Men's Fashion

Why is Mens Fashion Boring? Not Beau Brummell : Next Historically Accurate Cosplay!

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It's finally time for another historically accurate cosplay, so that means RESEARCH! I don't want to say that's my favorite part of a project, but it certainly is the most exciting! This time I'm digging up info on English mens fashion of the 1830s and 1840s. Early Victorian menswear was not the bland suits we've come to associate with the 19th century. It was full of patterns and prints, newly invented colors, and some surprising silhouettes. Simply put, it's not boring. And Beau Brummell had nothing to do with ANY of it! So let's start breaking down that myth.

While men's clothing did calm down at the end of the 18th century, it was continuing in the direction it had been for decades at that point. Less trim, more practical colors and patterns, slimmer fit and shape, etc. The last burst of exaggeration with massive buttons and mixing prints faded out into the 1790s with political and cultural shifts. That's not to say every man was wearing bold ensembles, but they were at least a bit more common in everyday fashion. So even before Beau Brummell gained notoriety a transition had begun.

This, of course, says nothing about the groups that chose the more fashionable extremes. Fops, Puppies, Macaronis, Incroyables, and more were immortalized in the pages of satirical prints. Their title was more than just an outfit, however. They had lifestyles of excess that complimented their appearance. And these groups hardly disappeared as they moved into the 19th century. Dandies became the fashionable group du jour, and Beau Brummell was considered the ultimate Dandy.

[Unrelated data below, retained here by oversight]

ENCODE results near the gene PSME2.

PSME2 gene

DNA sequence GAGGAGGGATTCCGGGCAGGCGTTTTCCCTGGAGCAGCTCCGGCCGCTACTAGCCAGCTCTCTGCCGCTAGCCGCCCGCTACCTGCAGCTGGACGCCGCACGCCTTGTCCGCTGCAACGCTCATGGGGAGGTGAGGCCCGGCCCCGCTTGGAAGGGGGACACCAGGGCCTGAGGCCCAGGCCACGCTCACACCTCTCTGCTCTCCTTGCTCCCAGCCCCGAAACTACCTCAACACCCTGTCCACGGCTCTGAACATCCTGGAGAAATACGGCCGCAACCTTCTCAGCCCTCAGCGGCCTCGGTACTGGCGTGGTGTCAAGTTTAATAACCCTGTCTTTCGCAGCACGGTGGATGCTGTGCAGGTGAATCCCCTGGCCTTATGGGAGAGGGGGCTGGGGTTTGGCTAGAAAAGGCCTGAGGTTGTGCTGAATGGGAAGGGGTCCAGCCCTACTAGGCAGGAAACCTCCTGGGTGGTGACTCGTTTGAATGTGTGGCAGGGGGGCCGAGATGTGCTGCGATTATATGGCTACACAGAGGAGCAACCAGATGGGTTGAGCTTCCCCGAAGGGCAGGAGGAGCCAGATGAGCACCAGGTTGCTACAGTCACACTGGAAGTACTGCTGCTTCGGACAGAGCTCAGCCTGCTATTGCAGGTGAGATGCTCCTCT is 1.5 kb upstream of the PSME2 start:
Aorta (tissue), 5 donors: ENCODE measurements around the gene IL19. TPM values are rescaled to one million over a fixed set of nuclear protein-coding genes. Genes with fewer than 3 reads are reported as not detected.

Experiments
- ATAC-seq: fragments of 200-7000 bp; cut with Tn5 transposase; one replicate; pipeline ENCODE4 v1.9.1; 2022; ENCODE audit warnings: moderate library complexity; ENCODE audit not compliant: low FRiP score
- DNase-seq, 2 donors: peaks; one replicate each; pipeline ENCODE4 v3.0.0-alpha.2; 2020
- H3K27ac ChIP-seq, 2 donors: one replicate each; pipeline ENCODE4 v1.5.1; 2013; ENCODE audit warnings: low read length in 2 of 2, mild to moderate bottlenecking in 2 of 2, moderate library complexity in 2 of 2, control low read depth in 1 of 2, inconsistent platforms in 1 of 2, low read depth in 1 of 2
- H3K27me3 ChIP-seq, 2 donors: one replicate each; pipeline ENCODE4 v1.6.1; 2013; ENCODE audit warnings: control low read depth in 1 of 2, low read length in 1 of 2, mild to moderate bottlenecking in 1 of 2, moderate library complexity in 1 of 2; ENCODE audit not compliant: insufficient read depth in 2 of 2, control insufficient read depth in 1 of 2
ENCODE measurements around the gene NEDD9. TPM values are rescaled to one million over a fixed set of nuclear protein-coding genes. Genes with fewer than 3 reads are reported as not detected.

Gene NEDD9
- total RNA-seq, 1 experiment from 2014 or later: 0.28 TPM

Which all speaks to how Brummell was not the inventor of "boring" men's fashion. While he emphasized a clean and put together look over gaudy and flashy pieces, it was far from mundane. Wearing black and navy doesn't make someone boring- it's looking like everyone else. And Beau Brummell was known to stand out in any room for his poise and presentation. But, even after he fell from favor in 1813 and soon left England, mens fashion continued to evolve.

Mirroring women's garments of the same era, men's suits inflated and deflated throughout the second quarter of the century. Sleeves grew in size, collars stood higher to match. The absurdly tight pantaloon gave way to the oversized trouser leg (which even went through a flared phase). Waistcoats were made from flashy prints and colors, just in case the suit wasn't. And tartan plaids became the trend for a quite a few years amidst it all.

And with all that said, let's move on to the next big project! A Muppets Christmas Carol is strangely enough, one of the most accurate and well costumed historical films of all time. And Gonzo is no exception! Like many of the other Muppet movies, everyone is playing a character of sorts and Gonzo is telling the story from the perspective of Charles Dickens himself. I assume this sets it up to be around 1842 or 43, just as the story was being written and published. So, now that I know a bit more about the general shift in men's clothing during that time, I can start to analyze each piece and build what is a surprisingly complex ensemble for such a small scale!

🖼 Met:
🖼 V&A:
🖼 Nordiska Museet:
🖼 Les Arts Decoratifs:
🖼 MFA Boston:
🖼 BNF:
🖼 British Museum:
🖼 National Trust:



🎶Music via Epidemic Sound (

00:00 Introduction
05:04 18th c Macaroni
10:43 Beau Brummell
16:21 Pleats, Prints, and Plaids
24:51 Dulling Down
31:21 The Next Cosplay?


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